This comes at a time when many media outlets are practically painting child Eco-activist Greta Thunberg as an authority on climate change. This portrayal rather than showing her as simply a passionate young person caught up in a frenzy tends to cement her claims in the minds of those concerned about the environment. TIME Magazine has even named the 16-year-old climate-alarmist Great Thunberg as "Person of the Year." Because of the momentum behind environmental concerns, we may see a rush to enact strict environmental regulations without considering how they often do more harm than good or miss the target for which they are intended.

This intersects with globalists and those endorsing a New World Order pushing the Green New Deal agenda forward as a way to take control of the future. This extends into the dangerous area of central banks taking positions that propels forward investments in what is claimed to be environmentally friendly initiatives. Lagarde is out front with this as she goes about galvanizing her new position at the ECB. Now with an alarming new United Nations report screaming that climate change is probably the biggest challenge of our time she has something she can clone onto. Consider this an effort for central banks to regain their credibility and mitigate damage to their reputations for bailing out the very people that created the last economic crises. After exacerbating inequality they are now introducing to the conversation expanding and pursue new mandates

Lagarde is politically seasoned after her time as head of the IMF an organization that few people know much about and is highly overrated in its ability to solve problems. She demonstrated this when she asked EU lawmakers on Monday to give her time to "learn the ropes" of her new job and to reshape the ECB’s monetary policy. This, of course, circles back to politics and the fact our system is geared at getting politicians re-elected and fulfilling the most pressing needs of today.  Things like profit, greed, and desire for growth is placed in front of longer-term issues and needs. Mapping out a logical and sustainable long-term plan requires delving into some rather hefty philosophical questions like what brings real happiness. This is far outside the banking sector.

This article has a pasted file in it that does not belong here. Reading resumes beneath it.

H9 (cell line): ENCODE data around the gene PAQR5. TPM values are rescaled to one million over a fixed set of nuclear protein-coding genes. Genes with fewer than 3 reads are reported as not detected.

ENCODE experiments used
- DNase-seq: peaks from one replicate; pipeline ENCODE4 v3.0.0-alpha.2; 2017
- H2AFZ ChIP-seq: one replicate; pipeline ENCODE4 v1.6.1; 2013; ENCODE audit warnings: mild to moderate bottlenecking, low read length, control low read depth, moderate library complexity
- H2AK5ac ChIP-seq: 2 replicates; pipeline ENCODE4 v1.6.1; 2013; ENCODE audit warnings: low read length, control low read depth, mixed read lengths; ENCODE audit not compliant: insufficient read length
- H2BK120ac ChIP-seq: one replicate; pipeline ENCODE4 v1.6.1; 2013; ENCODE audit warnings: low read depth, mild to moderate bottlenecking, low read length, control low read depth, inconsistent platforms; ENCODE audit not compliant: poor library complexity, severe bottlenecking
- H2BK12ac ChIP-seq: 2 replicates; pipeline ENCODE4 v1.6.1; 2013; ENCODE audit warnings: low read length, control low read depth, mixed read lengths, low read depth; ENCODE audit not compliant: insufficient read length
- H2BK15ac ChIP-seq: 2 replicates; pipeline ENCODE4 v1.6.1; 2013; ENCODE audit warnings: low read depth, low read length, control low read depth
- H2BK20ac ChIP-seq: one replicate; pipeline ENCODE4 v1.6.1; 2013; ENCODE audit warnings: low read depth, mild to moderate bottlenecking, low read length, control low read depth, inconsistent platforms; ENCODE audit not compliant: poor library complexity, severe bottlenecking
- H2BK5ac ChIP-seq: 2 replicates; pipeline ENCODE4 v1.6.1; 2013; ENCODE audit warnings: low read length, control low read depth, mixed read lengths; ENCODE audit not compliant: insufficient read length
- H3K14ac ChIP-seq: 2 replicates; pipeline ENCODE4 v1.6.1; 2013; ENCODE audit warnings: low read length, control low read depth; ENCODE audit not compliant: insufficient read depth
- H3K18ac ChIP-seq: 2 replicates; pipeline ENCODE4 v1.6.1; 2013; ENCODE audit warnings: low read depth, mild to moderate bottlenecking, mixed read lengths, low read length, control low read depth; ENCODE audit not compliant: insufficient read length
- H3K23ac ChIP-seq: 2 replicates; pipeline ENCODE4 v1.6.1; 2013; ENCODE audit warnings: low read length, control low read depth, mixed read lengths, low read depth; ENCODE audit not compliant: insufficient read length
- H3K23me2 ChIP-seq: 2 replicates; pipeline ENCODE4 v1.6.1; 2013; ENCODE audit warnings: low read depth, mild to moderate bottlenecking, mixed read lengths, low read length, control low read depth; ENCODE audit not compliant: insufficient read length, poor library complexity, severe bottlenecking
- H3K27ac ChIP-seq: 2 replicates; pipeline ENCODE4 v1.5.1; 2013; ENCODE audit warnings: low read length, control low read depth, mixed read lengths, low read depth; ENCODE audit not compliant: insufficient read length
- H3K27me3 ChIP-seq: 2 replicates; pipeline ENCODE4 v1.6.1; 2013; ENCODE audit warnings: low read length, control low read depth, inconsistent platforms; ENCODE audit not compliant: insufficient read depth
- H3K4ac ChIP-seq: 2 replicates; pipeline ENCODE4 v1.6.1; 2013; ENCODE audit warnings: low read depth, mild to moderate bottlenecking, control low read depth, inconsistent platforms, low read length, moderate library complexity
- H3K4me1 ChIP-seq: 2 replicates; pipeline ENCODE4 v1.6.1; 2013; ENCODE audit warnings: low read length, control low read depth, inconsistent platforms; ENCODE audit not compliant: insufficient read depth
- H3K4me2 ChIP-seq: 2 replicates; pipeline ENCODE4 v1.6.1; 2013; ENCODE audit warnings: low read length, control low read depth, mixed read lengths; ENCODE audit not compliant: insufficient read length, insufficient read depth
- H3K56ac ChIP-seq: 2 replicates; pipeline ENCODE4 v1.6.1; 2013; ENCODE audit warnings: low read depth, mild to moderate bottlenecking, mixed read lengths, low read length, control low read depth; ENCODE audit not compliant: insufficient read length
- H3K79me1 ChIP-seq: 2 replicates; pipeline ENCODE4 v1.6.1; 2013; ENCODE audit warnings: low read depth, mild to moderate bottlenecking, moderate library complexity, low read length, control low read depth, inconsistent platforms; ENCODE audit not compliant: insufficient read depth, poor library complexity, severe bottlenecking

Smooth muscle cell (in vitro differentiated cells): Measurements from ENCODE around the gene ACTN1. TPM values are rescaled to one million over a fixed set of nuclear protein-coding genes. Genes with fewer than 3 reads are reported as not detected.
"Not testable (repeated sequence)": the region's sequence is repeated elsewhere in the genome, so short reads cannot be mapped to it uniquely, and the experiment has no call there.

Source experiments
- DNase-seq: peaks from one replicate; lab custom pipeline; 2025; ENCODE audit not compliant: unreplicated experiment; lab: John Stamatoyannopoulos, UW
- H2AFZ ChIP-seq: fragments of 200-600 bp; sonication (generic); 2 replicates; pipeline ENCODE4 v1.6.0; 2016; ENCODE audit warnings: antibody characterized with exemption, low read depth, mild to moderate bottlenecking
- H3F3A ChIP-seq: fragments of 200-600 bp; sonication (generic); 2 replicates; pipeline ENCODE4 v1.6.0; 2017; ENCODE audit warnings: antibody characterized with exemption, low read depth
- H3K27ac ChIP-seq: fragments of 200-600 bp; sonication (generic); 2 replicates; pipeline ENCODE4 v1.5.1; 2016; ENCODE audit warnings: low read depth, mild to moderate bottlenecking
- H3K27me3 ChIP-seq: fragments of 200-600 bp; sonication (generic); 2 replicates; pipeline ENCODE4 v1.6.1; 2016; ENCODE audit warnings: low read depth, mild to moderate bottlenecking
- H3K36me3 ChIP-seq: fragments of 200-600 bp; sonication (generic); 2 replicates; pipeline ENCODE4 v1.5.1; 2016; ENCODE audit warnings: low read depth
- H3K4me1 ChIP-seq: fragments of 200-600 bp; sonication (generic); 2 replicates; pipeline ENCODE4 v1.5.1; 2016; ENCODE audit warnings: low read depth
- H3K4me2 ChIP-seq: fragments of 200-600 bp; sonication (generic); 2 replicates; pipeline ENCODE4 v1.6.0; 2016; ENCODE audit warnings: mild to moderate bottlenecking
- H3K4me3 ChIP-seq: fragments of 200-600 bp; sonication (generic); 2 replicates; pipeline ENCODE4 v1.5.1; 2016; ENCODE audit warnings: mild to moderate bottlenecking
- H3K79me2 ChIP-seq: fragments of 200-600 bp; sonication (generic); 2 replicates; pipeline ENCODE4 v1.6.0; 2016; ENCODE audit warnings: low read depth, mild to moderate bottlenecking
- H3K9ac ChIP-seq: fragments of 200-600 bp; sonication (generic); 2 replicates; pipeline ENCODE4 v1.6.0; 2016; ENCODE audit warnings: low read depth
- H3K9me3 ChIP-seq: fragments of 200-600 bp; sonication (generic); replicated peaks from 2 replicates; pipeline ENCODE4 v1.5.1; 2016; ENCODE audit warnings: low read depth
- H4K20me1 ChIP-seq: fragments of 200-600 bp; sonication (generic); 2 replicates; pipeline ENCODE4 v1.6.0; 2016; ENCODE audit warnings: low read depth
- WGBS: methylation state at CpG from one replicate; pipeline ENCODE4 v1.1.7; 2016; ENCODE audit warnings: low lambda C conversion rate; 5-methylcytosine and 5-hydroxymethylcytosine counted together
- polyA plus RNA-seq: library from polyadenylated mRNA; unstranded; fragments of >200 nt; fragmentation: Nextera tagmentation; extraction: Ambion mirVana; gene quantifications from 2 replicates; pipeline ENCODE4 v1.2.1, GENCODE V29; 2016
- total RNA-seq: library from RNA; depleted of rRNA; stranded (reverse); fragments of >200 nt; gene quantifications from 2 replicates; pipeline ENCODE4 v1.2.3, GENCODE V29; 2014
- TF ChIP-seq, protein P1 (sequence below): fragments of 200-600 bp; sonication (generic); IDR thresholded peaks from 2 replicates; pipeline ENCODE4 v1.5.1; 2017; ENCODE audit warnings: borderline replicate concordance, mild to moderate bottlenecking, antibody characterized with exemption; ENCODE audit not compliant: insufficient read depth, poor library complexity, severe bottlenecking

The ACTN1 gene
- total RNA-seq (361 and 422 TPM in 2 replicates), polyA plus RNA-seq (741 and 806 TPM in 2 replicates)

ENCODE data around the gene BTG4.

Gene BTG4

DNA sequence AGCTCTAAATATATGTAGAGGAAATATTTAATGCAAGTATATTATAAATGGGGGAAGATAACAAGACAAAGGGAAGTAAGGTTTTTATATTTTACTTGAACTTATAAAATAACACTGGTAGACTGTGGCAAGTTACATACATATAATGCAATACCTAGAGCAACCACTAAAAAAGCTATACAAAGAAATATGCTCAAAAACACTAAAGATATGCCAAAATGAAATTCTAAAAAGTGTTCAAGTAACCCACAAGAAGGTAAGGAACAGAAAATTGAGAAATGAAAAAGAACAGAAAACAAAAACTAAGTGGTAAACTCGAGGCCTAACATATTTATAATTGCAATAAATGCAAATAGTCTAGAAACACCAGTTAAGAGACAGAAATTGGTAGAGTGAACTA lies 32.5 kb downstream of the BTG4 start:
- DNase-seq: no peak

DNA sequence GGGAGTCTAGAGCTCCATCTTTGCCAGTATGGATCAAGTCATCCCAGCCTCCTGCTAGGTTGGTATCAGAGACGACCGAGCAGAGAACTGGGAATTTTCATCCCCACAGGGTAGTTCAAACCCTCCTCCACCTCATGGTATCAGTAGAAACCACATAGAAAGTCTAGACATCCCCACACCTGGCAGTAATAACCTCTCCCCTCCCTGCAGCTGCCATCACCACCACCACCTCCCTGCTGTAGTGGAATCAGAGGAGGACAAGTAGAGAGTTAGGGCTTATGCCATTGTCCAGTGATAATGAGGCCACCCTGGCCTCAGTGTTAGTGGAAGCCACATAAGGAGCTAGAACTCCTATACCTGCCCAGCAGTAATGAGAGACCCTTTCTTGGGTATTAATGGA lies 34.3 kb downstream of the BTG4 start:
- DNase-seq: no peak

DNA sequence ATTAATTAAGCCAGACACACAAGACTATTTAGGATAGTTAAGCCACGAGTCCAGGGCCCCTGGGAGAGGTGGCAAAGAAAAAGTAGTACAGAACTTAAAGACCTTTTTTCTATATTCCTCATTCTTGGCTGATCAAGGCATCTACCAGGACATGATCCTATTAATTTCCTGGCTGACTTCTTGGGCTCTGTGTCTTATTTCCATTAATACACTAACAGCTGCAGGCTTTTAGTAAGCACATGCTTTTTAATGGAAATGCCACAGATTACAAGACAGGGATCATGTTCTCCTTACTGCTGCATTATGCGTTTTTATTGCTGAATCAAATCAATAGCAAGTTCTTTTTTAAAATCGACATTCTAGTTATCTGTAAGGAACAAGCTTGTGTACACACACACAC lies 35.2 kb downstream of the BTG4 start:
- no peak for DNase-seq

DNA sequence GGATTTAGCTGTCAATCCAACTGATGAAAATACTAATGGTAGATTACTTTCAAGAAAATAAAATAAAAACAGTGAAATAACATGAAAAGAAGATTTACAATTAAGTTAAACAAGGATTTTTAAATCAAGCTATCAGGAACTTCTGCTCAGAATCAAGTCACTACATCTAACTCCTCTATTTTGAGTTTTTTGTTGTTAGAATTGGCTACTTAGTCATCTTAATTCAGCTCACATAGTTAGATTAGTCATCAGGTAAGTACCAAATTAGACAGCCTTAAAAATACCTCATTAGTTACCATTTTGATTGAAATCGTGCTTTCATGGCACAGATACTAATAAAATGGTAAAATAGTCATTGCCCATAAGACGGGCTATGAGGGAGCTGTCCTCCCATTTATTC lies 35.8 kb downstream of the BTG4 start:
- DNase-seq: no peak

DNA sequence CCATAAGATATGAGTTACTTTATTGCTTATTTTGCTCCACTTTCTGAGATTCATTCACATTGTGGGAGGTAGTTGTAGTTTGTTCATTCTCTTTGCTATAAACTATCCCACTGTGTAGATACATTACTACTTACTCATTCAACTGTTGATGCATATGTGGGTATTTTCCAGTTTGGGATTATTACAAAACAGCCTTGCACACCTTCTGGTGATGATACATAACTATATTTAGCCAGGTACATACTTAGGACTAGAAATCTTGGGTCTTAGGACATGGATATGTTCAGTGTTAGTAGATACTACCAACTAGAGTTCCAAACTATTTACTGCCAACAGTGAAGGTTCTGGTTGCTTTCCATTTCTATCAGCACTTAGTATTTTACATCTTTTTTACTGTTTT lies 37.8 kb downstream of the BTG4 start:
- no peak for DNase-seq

Over the years we have been sold many empty promises. Much of this has been driven by mega-companies desire for larger markets and greed. Today, many large companies have more power than most nations and their power continues to grow. In the past, it was large oil conglomerates that held the power but today much of it has shifted to technology companies. Knowledge is power and this means is not just about large conglomerates that produce products or energy but extends into how internet companies, in particular, have placed themselves in the position where they control the communication networks collecting and storing data on all of us putting them in a position to manipulate us in every way.

The problem of giving these clowns (that have already failed to guide us towards a sustainable economic future) the power to assess whether and to what extent an asset is environmentally harmful or helpful is incredibly problematic. It is extremely difficult to think public officials and bankers that seem almost afraid to talk about conservation are in any way the answer. The dreaded "C" word, conserve, has no place in their vocabulary.  Big business and their lobbyist have made this subject taboo because cutting back on waste would massively lower the GDP.

Forever and a day, the central banks and politicians have been busy urging consumers to buy, buy, and then buy more even if it puts you in debt. They have also encouraged people to make investments no matter if they are warranted or not. The thing they have not pursued is giving people enough reason to sacrifice and save. All this has been done to drive the economy forward. The idea they are capable of reversing decades of trained behavior and successfully replacing domestic consumption with quality infrastructure spending is pure folly. In the end, it will result in a slew of bridges to nowhere and failed boondoggles that line the pockets of the same mega-companies that have profited in the past.